I admit that I can't help but wonder how color would effect these. But I'll save those experiments for later. For the moment, I'm content to follow the plan.

Posted 9 Nov. 2006 at http://leighsfiberjournal.blogspot.com

Related Posts:
Lace Sampler - Beaming The Warp
Lace Sampler - Huck Lace 1
Lace Sampler - Huck Lace 2
Colored Huck Lace
Huck Towels 1

Tuesday, November 07, 2006

Lace Sampler – Beaming the Warp

By Leigh

This month the Online Guild is featuring a lace weaving workshop. Having spent the past several months exploring color-and-weave effects (specifically log cabin and shadow weave), I think it is a timely change of pace for me. Fortunately, my computer problems haven't put me too far behind in the workshop schedule.

Besides exploring color-and weave, I have been learning how to warp back-to-front. After years of warping front-to-back and struggling with compromised warp tension, I am delighted that b2f warping has made such a difference in my weaving. I can't really lament not having learned it sooner, as it seems to me that f2b is pretty much the American standard these days. I've read that the reason for this stems from the American settlers, who didn't have neighbours close by to help with their warping. But b2f techniques have been developed (or perhaps they've existed from the dawn of ages) which allow a weaver to warp this way alone. It's these techniques which I have been exploring, and with happy results.

I think that being largely self-taught claims most of responsibility for my tension problems. True, I did learn the basics at an excellent one day workshop sponsored by The South Mountain Handweavers Guild, and true, I did take two classes from an excellent weaving teacher. But lets face it, the perfecting of any skill is a process which only emerges from hours of diligent practice. It is the fruit of one's own labor.

I'm not saying that I have the whole thing down pat and could warp a loom b2f blindfolded, or in my sleep. No, I still have to keep my reference materials and notes handy. And I'm still fine tuning. In fact, I was tempted to try some more experimenting with this warp, but decided that perhaps it would be best to get one method memorized before I try experimenting any more. Otherwise I will always feel slow and awkward with the process.

So I've gotten the warp beamed and am ready to thread the heddles. Not without help of course.

Rascal, helping me weight the warp.  At 16 pounds, he's quite good at it.
Catzee keeping an eye on things.  She takes care of anything that moves.
The ring works better than a shoe string.I am beaming about 5 yards of 12/2 cotton. It is an unbleached natural color. I did make one small improvement in how I weighted the warp bouts. The ring is so much easier to deal with than doing this.

It is a sampler, so I only have 204 ends to deal with, plus floating selvedges.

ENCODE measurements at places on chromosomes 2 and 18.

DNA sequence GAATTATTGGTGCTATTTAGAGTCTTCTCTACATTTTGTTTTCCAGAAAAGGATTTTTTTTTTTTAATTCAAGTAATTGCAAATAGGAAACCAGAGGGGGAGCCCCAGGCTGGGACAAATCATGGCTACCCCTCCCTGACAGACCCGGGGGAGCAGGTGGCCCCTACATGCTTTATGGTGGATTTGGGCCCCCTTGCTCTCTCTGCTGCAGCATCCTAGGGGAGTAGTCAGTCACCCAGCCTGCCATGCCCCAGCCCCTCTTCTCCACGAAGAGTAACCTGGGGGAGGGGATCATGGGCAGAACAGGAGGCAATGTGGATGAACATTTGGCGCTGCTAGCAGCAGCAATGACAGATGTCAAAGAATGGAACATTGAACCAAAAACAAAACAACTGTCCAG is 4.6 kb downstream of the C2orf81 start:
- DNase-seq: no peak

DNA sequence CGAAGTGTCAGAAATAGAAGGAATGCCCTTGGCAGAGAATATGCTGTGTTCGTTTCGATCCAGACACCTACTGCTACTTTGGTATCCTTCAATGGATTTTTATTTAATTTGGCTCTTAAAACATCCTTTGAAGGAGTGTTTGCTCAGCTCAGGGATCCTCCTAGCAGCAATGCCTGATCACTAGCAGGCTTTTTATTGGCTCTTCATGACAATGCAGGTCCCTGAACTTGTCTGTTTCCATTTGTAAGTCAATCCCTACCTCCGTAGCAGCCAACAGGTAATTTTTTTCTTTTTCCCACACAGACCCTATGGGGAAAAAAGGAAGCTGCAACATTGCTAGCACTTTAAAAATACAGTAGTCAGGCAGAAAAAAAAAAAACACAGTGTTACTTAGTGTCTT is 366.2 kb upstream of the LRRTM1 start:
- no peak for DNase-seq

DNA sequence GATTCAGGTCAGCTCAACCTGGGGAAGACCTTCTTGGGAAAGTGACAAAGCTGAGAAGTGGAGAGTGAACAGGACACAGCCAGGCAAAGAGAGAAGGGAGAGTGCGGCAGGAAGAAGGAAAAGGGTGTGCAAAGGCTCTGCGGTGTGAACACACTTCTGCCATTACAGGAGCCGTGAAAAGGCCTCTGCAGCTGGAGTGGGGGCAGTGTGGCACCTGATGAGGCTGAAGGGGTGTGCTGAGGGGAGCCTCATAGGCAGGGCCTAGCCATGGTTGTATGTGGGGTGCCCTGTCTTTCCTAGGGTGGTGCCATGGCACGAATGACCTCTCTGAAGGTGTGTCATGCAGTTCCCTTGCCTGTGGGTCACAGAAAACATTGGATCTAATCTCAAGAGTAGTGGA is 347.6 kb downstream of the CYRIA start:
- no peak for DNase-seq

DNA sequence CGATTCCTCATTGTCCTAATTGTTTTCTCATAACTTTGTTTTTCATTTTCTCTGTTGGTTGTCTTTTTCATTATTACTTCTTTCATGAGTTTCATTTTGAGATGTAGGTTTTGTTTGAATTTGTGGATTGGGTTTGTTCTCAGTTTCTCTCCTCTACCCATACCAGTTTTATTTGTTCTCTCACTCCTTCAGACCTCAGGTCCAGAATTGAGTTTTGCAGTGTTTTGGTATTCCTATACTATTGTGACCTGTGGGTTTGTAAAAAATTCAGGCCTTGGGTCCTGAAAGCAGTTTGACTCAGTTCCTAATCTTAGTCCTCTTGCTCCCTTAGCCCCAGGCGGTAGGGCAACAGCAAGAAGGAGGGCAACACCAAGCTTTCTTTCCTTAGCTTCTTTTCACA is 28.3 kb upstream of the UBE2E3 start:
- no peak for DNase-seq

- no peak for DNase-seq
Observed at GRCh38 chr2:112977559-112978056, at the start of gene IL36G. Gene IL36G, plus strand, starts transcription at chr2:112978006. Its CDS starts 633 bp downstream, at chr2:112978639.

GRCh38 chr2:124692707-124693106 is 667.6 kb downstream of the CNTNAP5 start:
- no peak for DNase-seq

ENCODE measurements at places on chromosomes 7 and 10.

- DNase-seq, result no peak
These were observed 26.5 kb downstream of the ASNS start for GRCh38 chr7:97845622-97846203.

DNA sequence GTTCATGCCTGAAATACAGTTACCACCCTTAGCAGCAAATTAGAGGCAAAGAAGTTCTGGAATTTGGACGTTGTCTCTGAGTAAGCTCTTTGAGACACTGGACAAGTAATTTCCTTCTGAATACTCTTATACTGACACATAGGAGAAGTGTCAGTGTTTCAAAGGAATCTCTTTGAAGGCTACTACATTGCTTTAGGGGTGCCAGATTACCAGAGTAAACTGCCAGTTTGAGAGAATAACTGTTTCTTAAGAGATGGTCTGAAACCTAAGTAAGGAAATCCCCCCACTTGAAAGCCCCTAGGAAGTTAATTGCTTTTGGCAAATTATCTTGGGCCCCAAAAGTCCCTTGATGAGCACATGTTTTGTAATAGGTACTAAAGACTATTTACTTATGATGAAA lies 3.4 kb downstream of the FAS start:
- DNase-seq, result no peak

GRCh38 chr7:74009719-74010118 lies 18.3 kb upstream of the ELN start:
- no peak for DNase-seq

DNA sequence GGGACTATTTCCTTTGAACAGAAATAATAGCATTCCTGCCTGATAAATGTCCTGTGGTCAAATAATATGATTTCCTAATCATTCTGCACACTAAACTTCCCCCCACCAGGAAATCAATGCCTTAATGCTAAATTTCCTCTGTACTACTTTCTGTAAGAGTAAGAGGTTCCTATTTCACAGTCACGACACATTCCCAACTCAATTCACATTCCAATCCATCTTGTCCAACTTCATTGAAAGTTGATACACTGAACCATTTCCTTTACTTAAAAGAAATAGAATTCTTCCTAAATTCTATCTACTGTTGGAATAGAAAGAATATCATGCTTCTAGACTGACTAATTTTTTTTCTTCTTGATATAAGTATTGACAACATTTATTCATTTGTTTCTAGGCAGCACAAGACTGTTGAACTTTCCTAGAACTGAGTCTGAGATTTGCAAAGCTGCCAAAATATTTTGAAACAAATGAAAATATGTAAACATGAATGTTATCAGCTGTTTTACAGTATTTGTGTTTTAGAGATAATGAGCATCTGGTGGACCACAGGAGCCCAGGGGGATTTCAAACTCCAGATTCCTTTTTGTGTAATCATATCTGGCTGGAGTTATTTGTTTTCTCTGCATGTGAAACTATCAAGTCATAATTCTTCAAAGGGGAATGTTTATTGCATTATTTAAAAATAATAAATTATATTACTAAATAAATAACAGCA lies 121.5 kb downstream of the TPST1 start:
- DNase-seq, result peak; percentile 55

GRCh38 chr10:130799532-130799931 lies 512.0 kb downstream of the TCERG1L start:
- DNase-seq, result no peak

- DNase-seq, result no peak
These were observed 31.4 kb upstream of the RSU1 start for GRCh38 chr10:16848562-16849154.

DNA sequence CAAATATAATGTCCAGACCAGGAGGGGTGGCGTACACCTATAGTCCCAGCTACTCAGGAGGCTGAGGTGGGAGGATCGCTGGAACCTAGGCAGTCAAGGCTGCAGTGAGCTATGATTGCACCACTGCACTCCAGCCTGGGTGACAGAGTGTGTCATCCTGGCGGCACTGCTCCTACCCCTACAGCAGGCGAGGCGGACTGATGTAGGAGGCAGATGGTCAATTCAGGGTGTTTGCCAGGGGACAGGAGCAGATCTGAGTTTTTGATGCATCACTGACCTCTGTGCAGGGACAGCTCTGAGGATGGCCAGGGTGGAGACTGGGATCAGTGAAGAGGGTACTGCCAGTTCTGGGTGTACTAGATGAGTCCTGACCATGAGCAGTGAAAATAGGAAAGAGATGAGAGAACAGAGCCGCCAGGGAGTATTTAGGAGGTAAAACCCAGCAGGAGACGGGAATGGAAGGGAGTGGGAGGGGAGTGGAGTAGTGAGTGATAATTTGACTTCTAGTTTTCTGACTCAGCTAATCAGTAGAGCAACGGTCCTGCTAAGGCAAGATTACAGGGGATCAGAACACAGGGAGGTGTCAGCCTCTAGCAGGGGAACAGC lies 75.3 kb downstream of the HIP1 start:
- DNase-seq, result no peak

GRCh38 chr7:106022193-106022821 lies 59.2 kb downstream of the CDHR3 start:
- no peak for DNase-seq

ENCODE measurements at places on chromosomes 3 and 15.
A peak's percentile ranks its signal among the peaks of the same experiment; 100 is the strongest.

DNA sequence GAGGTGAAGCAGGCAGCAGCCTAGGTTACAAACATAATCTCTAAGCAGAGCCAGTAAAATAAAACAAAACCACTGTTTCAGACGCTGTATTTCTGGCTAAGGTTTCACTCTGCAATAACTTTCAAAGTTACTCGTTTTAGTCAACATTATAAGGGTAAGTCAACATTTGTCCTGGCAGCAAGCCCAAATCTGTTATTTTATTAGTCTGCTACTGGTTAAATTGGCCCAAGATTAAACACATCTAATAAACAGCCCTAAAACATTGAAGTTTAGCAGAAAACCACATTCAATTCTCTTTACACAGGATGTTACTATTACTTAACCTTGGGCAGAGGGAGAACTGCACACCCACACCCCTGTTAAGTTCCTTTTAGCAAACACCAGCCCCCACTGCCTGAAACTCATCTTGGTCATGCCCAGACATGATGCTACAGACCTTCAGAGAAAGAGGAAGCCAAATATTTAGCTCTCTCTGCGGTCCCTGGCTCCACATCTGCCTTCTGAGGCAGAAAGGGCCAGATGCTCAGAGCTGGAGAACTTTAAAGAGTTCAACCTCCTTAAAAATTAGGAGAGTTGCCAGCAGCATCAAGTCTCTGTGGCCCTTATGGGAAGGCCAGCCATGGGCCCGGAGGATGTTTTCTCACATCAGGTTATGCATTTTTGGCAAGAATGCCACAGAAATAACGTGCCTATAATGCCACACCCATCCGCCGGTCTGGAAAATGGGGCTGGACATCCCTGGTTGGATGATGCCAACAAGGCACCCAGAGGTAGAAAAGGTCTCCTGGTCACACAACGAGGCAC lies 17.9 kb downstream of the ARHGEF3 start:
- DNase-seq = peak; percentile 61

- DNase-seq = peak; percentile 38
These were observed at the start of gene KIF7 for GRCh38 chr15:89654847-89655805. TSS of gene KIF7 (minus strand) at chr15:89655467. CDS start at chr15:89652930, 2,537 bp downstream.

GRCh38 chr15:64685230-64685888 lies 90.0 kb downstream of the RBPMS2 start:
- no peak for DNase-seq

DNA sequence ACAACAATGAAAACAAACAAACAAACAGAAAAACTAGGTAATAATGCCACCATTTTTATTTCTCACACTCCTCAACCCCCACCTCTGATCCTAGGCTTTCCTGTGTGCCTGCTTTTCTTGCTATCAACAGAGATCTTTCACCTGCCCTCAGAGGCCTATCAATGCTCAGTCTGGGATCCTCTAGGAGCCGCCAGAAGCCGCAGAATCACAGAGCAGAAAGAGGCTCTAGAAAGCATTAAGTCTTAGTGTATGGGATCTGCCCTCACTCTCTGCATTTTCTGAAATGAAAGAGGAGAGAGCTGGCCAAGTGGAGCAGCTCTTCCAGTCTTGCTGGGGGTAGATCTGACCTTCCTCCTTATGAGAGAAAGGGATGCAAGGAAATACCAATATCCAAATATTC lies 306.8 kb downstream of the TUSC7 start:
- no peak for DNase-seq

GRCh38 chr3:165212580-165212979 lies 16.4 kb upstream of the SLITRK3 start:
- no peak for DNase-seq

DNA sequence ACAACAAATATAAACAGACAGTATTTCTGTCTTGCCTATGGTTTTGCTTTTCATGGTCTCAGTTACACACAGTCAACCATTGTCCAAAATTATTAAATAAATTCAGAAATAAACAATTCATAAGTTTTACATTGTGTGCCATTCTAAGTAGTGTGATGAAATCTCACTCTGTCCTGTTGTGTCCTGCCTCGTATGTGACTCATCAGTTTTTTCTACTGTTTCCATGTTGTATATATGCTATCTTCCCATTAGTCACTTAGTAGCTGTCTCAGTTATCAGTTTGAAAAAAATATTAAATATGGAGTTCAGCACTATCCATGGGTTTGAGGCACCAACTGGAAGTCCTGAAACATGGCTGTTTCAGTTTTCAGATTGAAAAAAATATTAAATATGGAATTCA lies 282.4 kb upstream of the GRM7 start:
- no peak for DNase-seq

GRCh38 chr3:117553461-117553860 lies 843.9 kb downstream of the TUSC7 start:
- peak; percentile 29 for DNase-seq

That said, I'd better get back to work. Hopefully I can get the heddles threaded and my first few assigned inches woven by tomorrow. That's when the good stuff starts.

Posted 7 Nov. 2006 at http://leighsfiberjournal.blogspot.com

Related Posts:
Lace Sampler - Huck
Lace Sampler - Huck Lace 1
Lace Sampler - Huck Lace 2

Sunday, November 05, 2006

The New Computer

I think a better title would be “A Computer Tale of Woe.”

I am pleased that I finally have my new computer up and running, and am back online. This is a relief to me, especially since it has occupied practically every waking moment for the past three days. This means I've had almost no time for weaving, knitting, spinning, etc., so I confess I am in a state of mild fiber withdrawal at the moment.

When I first started this blog, I determined that since I started it for the specific purpose of being my fiber and textile journal, then I would keep my content relevant to that purpose. I have a lot of interests and a lot of opinions about all sorts of things, but for the most part I have tried to keep this blog on topic. But after a week of living, eating, breathing, and sleeping computer problems, I find that the only way to emerge from it is to climb up onto a soap box. So I am going to break my own rule and blog about the past three days instead. If you're not interested I don't blame you. What I have to say is long winded and probably not of much interest. It's just that I've been frustrated with having to spend so much time on it. Because of it, I have had to set my fiber projects aside. Please feel free to click on any of my webring “next” buttons if you'd rather. However, there is a hard learned lesson here that applies to all computer users, which I'll get to in a minute.


Day 1 – Finding the right computer

This was not as easy as I'd hoped. There are a lot of choices out there, but most of them didn't suit my needs. I'm not looking for all the latest bells and whistles, I don't need a ligntning speed multi-media center, I don't need a hugemongous hard drive and a squillion megabytes of RAM. I don't want to download movies and music, I'm not a hard core gamer. I just want email, Internet, a decent word processor, a photo image editor, and a few other tools. I want enough gigabytes to store information which is important to me and enough memory to work with my digital photos and run my weaving software.

I decided mail order was out, not only because of time, but because the cost of shipping and handling has gotten so high. After scouring Office Depot, Best Buy, Circuit City, Office Max, and Wal-Mart, I finally found a machine I wanted at a price I was willing to pay. It even comes with a free upgrade to Windows Vista next year. Big wow. After that I was glad to be headed home. Whew. Shopping isn't as much fun as it's cracked up to be.

Then came setting it up. This was probably the easiest task of the day, though it could have been easier without two snoopy cats who insisted on supervising every box, wire, wrapping, twisty-tie, and move I made. What a relief to finally sit down and boot up. I was a little surprised however, when the expected Windows set-up screen didn't appear. It went right to the desktop. That's not all that was odd, the recycle bin wasn't empty. Strange. It was full of deleted shortcut icons. Hmmm.

The biggest surprise was when the pre-installed security suite popped up and wanted a password to connect to the Internet. Huh???? This caught me off guard and I was a little confused. I clicked on the “forgot password?” link and was asked for the make and model of my first vehicle. (!!!)